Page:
Thursday, 23 February 2017

Dick Smith again right on immigration and housing


You know the immigration policy in your country must be bad, when an esteemed and long standing public figure like Dick Smith lends support to One Nations immigration policy.

Dick Smith has again called out the destructive effects of mass immigration, making what should be an obvious point, that rapid population increase through immigration puts pressure on the demand side of the housing equation, causing price rises.

Dick Smith says...
The main point that's driving our unaffordable housing is about 200,000 immigrants come in a year. That's five jumbo loads a week that go out empty,

and
“All of our problems are from this unbelievable population increase. You can’t drive in Sydney at the moment. The housing prices are enormous.
“The most fundamental right is to get a house with a backyard. Young couples can’t do that anymore, purely driven in 95 per cent of cases by the enormous population increase, mainly driven by ridiculous immigration”… 

Dick Smith went on to say that non-essential items like holidays and LCD TV's were cheap, but essentials like housing were unaffordable.

Pro-immigrant SBS quickly put forward a counter argument.  They sought the opinion of all people, Shane Garrett, a senior economist from the Housing Industry Association.  We can safely assume that Mr Garrett wants to maintain a "strong" housing market, so what he opposes will reveal where his personal interest lies.

“Difficult affordability in the housing sector is primarily the result of supply side issues, like taxation of new housing, infrastructure funding, the slow release of land, and bottlenecks in the planning system,” he explained.

This is a flat out lie.  There are more cranes and apartment towers going up in Melbourne than ever before, so much so, there is a glut.   On top of this, subdivision is occurring at a rapid pace.  There is barely a suburban block in Melbourne which doesn't have a house torn down to make way for townhouses or "boutique units".  I have never seen so much construction of housing ever in my nearly 40 years in Melbourne.  This argument can't be true.  If there is still a shortage of housing, despite all this construction, then it follows our immigration level must be too high.

Subdivision to increase supply actually leads to increase prices.  By relaxing restrictions on development, in particular, increasing the number of dwellings which can be built upon what used to be a free standing home on a block of land, the potential profit to be gained from subdivision increases, and so to does the price the investor is willing to pay.  As they bid more for land, overall price goes up.

That was all the HIA shill had to say.  The SBS article continues...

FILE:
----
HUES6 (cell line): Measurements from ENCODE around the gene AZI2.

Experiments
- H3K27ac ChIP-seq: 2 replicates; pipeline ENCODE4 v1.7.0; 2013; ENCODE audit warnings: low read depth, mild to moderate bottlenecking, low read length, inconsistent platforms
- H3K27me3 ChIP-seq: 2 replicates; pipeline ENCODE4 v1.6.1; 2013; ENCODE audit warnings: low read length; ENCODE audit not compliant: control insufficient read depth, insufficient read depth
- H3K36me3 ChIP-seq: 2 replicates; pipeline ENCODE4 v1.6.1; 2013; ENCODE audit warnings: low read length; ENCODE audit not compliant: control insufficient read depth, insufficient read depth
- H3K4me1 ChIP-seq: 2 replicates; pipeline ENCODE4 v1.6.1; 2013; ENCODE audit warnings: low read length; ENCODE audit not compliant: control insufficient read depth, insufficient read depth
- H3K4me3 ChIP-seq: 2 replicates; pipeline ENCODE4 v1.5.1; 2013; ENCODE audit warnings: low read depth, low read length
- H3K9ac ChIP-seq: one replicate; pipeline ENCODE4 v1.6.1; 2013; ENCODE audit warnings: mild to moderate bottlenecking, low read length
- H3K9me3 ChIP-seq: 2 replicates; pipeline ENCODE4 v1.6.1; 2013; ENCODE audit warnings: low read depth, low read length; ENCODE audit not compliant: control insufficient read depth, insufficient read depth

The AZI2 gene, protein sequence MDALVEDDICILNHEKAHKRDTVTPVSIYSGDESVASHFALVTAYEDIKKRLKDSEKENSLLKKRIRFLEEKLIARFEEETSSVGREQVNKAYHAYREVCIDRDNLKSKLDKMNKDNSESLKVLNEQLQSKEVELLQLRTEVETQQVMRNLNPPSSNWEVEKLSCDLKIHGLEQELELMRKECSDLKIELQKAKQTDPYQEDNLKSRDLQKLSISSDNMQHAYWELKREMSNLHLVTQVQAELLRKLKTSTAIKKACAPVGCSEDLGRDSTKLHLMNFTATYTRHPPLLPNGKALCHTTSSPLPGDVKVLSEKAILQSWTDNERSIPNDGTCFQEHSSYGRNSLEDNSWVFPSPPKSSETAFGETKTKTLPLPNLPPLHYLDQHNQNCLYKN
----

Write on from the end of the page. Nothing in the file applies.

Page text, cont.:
Dr Dallas Rogers, a senior lecturer in architecture, design and planning at the University of Sydney, says Australia’s housing problems are due to historic practices.
“The reason that we have a housing affordability crisis in places like Sydney and Melbourne is because of an at least 50-year history of housing practices, where housing after the Second World War started as somewhere you lived in,” he said.

“Progressively we’ve been thinking of housing as somewhere to park capital as an asset class.”
Dr Rogers also called Dick Smith’s comments “problematic”.
“And that’s because Australia’s whole history is a history of immigration from the point of first contact with the Indigenous people,” he said.
 “In one way, Dick Smith is right that immigration has a role to play in housing affordability problems, but it’s not the newest wave of immigrants that’s the problem – it’s the 230-odd year history of immigration that has underwritten the housing affordability problem.”

Dick Smith has previously expressed support to restrict migration levels to enable, what he calls, a “sustainable” population. 

There is truth to the argument that housing is seen as a place to store capital, instead of a home.  The fact the government also sees it this way, by supporting policies which put investors over owner-occupiers is testament to this.  However, while this no doubt has some effect, one has to ask why housing has historically been affordable in Australia, and why unaffordability started to increase in the early 2000s?  Australias increase in net overseas immigration coincides with the ramping up of prices, and relentless and continuous immigration has prevented prices correcting.

Dick Smith is right.  Housing prices aren't the result of unfettered market dynamics within Australia, but through government policy, mass immigration and cheap credit.  There is a clear interest in keeping Australians locked out of home ownership to benefit the few speculators.


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